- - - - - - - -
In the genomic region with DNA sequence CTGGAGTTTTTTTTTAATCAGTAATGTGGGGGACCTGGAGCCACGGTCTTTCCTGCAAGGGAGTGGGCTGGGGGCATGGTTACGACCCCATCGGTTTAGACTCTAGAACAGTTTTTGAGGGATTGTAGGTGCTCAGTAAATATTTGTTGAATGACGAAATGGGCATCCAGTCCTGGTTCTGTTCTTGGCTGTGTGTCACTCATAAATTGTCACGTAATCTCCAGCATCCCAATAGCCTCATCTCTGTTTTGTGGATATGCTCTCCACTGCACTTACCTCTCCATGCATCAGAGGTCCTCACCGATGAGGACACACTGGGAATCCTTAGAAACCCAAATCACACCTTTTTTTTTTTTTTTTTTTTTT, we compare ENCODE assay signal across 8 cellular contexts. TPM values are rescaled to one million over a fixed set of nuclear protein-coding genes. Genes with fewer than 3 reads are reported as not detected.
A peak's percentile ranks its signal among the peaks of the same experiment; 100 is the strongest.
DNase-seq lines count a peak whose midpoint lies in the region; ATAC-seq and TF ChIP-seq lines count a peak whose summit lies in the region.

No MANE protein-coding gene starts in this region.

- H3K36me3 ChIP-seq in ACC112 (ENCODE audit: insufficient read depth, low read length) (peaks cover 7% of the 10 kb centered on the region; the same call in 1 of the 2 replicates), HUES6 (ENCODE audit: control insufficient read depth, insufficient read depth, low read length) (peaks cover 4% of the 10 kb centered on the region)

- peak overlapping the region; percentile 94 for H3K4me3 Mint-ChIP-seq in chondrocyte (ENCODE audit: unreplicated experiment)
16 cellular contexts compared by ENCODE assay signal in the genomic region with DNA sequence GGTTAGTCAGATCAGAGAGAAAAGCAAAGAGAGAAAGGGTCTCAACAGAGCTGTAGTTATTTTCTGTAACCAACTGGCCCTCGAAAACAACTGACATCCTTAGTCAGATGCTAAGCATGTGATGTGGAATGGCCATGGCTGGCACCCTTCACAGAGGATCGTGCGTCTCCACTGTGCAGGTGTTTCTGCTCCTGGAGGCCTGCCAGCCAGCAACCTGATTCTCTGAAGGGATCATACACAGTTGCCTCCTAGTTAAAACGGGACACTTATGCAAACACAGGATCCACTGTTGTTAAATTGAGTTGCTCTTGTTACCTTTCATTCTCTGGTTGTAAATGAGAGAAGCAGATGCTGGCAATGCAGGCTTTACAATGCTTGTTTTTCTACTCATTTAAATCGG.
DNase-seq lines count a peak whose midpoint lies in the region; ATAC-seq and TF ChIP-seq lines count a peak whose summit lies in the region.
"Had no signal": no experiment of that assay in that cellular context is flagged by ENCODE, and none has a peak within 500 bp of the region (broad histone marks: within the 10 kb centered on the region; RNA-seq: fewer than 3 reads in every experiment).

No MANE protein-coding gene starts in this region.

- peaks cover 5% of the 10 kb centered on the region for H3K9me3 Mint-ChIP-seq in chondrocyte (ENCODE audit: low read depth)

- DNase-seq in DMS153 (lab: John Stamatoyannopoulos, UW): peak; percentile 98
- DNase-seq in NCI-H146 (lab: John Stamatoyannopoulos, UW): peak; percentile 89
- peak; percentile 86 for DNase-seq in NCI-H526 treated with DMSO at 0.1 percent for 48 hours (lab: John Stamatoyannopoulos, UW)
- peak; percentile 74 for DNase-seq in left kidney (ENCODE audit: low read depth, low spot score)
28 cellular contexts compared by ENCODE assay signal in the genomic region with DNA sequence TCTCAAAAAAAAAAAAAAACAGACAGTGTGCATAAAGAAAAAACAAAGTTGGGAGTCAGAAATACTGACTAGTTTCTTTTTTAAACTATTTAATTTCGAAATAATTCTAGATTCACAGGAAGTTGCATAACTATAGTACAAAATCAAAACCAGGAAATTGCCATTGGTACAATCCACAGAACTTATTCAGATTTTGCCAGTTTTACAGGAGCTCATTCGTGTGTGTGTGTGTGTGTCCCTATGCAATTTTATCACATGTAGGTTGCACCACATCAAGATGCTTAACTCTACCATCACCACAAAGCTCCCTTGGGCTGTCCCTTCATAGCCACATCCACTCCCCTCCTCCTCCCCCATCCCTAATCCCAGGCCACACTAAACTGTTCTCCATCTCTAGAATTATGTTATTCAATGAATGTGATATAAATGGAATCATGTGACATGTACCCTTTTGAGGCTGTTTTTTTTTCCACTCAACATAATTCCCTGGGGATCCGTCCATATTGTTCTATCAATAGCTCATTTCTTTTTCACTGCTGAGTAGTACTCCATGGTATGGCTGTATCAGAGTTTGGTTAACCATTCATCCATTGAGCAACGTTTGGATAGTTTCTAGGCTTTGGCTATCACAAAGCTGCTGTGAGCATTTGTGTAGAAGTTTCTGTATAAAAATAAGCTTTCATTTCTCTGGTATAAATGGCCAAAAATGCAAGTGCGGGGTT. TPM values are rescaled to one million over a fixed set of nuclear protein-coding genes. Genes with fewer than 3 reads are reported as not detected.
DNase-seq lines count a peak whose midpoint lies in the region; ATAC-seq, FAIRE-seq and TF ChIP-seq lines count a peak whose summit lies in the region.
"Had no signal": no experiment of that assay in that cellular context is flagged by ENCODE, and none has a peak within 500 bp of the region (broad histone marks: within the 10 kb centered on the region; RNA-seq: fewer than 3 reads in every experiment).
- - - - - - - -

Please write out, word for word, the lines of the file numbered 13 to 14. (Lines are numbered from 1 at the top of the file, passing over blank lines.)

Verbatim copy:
- DNase-seq in NCI-H146 (lab: John Stamatoyannopoulos, UW): peak; percentile 89
- peak; percentile 86 for DNase-seq in NCI-H526 treated with DMSO at 0.1 percent for 48 hours (lab: John Stamatoyannopoulos, UW)